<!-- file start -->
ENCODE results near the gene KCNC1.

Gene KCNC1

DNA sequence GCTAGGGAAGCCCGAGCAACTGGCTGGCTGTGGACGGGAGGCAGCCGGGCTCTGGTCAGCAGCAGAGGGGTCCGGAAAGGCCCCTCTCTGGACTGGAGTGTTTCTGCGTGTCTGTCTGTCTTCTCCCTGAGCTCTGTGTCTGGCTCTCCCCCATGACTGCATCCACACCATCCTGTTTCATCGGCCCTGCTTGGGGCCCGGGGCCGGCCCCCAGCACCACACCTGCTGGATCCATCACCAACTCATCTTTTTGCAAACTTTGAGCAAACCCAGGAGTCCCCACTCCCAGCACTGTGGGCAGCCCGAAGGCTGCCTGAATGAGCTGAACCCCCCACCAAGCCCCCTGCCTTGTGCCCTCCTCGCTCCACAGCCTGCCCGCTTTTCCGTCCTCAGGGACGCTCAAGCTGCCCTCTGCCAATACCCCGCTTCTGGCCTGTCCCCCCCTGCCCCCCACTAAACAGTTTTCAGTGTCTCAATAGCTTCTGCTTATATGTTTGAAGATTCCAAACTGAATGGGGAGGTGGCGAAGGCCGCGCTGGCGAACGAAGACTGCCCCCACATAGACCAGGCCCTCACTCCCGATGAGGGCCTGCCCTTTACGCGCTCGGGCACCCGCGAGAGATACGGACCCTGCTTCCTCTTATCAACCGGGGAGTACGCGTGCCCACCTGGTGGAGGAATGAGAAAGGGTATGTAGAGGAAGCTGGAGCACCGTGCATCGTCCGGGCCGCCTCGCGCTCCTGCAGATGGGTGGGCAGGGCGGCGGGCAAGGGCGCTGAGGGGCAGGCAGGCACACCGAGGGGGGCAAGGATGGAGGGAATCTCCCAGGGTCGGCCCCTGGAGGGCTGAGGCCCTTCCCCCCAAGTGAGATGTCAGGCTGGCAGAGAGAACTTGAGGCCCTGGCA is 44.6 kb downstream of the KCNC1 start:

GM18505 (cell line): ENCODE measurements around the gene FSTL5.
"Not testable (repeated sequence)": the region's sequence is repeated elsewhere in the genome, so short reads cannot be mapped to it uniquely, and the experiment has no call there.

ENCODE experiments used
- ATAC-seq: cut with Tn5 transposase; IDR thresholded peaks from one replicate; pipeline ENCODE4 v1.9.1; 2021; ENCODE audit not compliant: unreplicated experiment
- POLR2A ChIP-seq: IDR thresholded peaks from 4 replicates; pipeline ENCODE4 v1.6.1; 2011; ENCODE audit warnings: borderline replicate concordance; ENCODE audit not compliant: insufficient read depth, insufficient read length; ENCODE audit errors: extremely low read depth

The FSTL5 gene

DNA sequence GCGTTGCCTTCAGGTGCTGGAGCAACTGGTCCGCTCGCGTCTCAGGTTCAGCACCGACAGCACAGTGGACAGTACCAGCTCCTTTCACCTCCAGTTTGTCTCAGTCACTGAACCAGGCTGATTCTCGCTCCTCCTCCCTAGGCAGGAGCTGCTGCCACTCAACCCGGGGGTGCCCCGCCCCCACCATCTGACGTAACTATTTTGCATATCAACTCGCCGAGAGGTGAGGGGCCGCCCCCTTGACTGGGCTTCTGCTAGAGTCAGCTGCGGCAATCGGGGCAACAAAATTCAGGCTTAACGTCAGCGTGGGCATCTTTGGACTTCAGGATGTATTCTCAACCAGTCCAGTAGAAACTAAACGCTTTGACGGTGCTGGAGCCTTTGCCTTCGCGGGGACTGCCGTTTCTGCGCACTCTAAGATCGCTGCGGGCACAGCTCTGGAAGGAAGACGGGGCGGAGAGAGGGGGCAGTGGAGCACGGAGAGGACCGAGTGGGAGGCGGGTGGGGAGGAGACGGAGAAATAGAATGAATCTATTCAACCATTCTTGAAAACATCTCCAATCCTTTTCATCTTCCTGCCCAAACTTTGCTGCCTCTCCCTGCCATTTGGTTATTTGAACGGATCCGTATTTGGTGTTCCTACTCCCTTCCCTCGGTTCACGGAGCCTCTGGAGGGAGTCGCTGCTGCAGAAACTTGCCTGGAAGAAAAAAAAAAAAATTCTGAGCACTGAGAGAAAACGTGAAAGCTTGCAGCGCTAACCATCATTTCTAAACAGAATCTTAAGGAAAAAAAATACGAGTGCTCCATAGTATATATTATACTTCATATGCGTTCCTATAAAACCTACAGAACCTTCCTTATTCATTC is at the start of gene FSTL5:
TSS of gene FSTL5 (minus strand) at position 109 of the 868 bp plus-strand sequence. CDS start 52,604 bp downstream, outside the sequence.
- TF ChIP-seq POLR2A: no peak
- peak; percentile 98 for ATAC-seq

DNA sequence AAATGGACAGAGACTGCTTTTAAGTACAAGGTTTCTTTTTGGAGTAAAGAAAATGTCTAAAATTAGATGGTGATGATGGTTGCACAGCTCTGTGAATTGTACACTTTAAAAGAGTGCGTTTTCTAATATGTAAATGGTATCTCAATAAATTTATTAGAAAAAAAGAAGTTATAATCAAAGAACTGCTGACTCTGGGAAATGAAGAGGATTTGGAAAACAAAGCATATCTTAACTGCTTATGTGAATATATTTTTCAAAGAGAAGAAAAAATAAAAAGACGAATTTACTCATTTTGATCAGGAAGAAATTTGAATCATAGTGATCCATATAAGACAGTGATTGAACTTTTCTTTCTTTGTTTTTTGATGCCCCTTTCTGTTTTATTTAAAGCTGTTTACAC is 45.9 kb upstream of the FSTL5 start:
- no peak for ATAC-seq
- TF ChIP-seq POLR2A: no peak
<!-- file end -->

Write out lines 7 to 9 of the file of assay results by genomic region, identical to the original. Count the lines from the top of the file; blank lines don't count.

- ATAC-seq: cut with Tn5 transposase; IDR thresholded peaks from one replicate; pipeline ENCODE4 v1.9.1; 2021; ENCODE audit not compliant: unreplicated experiment
- POLR2A ChIP-seq: IDR thresholded peaks from 4 replicates; pipeline ENCODE4 v1.6.1; 2011; ENCODE audit warnings: borderline replicate concordance; ENCODE audit not compliant: insufficient read depth, insufficient read length; ENCODE audit errors: extremely low read depth

The FSTL5 gene